Title:

Algorithmic advances in handling uncertainty & regularity in strings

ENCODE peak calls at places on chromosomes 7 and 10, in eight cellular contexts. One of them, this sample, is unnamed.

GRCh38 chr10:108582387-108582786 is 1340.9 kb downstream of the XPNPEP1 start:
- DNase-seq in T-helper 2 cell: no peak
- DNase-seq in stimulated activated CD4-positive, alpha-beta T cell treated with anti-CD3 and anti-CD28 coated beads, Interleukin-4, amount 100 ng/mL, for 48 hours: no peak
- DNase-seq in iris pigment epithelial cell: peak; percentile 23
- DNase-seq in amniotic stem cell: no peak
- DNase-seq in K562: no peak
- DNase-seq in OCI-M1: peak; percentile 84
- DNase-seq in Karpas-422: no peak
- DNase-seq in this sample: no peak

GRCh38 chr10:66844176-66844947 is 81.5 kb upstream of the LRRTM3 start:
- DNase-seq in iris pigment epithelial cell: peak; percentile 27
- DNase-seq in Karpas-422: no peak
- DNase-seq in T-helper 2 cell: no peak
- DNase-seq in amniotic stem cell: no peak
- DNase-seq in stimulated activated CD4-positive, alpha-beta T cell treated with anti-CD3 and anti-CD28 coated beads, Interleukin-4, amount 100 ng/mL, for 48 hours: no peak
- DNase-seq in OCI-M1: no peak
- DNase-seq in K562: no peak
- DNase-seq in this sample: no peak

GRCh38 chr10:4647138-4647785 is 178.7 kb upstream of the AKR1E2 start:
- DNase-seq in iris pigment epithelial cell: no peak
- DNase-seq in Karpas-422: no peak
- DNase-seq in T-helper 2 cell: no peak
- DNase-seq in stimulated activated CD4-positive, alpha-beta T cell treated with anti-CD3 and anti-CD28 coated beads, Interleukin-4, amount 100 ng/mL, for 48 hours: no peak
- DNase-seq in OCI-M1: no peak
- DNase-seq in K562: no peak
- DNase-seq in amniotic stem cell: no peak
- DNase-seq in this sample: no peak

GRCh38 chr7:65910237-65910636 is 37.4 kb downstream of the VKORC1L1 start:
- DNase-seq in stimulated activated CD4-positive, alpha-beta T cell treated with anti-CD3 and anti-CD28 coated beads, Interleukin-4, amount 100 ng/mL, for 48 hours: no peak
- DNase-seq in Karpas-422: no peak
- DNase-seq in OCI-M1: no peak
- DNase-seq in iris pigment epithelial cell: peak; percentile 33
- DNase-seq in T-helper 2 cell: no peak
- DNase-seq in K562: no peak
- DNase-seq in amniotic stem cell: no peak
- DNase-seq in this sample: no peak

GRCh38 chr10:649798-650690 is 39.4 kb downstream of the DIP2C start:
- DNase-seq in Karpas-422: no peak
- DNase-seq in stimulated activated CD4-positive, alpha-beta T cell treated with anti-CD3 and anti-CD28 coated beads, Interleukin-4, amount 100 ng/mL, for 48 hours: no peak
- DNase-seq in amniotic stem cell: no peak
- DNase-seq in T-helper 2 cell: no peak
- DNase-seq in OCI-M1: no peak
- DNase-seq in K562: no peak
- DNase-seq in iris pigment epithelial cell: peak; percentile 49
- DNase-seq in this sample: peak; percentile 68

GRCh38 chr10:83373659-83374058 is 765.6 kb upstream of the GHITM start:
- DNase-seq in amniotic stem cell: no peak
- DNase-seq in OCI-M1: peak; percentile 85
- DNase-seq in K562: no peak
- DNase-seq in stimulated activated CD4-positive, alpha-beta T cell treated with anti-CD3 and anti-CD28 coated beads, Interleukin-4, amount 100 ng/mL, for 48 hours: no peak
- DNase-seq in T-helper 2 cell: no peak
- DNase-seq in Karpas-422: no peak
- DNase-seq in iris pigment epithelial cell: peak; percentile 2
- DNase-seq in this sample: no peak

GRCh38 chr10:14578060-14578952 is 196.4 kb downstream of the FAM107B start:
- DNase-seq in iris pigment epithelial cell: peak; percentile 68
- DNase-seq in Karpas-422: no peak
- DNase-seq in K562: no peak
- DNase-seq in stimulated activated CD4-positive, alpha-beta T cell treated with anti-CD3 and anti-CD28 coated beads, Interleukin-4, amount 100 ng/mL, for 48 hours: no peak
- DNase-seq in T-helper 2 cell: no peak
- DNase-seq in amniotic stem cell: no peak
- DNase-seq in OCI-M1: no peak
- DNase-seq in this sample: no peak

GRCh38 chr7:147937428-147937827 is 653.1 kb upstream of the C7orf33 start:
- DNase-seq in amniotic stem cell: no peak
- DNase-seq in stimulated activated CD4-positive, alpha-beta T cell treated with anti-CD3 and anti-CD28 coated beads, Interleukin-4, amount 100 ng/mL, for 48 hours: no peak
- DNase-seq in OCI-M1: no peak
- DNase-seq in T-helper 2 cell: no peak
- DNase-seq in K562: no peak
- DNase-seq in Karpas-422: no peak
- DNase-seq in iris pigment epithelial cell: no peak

Genomics, owing to its immediate applications in medicine, forensics, evolutionary and molecular biology etc., has witnessed a dramatic advancement in the technology of acquiring and generating data. Consequently, the botleneck of the informationextraction pipeline has shifted from dataacquisition to the computational capacity for storing and processing prodigious amounts of data. Uncertainty and identification of regularity in data are two key aspects contributing to the complexity of the task of mining knowledge and insights from genomic data. One form of macrolevel uncertainty arises in sequential data when a single representation is used for a multitude of strings which are by and large similar. For example, in human genomics, the reference genome has been represented as a single sequence so far. Now, with the availability of a vast collection of human genomes, the so called reference cohorts seem more sensible in order to avoid the referencebias presented by a single genomic sequence. Different representations have recently been explored in an attempt to organise human genomic sequences in reference cohorts. Each such representation has its own challenges. Moreover, in genomic sequences, local regularity (a term encapsulating various forms of repetitions) is often flanked by regions of interest  genes, for example  which are, in comparison, not regular. In other words, the regularity of a local segment of genomic data is indicative of it being a potential biologicallyimportant region. One of the multiple possible ways to express this notion of local regularity of strings can be in terms of unbordered factors of a string. A border of a string  one of the central properties characterising the regularity associated with repetitions  is its (possibly empty) proper factor occurring both as a prefix and as a suffix. This dissertation presents an assortment of efficient novel algorithms  based on string algorithms and datastructures  to solve three problems that find direct or indirect applications in genomic data analysis. Specifically, the presented algorithms handle the uncertainty arising in the representation of an ensemble of sequences as well as characterise the regularity present in a sequence in terms of unbordered factors. Firstly, we present an optimal algorithm  in terms of both time and space improving the stateoftheart, to identify Superbubbles (a special type of selfcontained subgraphs, each with a single source and a single sink) in de Bruijn sequence graphs for genome assembly. Identifying these motifs in a reference graph is crucial for overcoming the lack of a coordinate system in the graphical representation of a reference cohort. Secondly, we introduce another representation for sequential data with macrolevel uncertainty, called Elasticdegenerate strings. The motivation is to condense a set of genomes (with variations) as a reference cohort. An elasticdegenerate string is a string in which an elasticdegenerate symbol can occur at one or more positions; each such symbol corresponds to a set of two or more variablelength strings. We not only formalise the concept of elasticdegenerate strings but also present a practically efficient algorithm to solve the pattern matching problem in a given elasticdegenerate text. Lastly, we provide a quasilinear time algorithm to compute the Longest Unbordered Factor Array of a string w for general alphabets. This array specifies the length of the maximal unbordered factor (the longest factor which does not have a border) starting at each position of w. This is a major improvement on the running time of the currently best worstcase algorithm working in O(n1.5) time for integer alphabets, where n is the length of w. Although this problem is rooted in theory, the datastructures proposed in this algorithm can be used to characterise the regularity of a sequence; this has possible applications in genomics.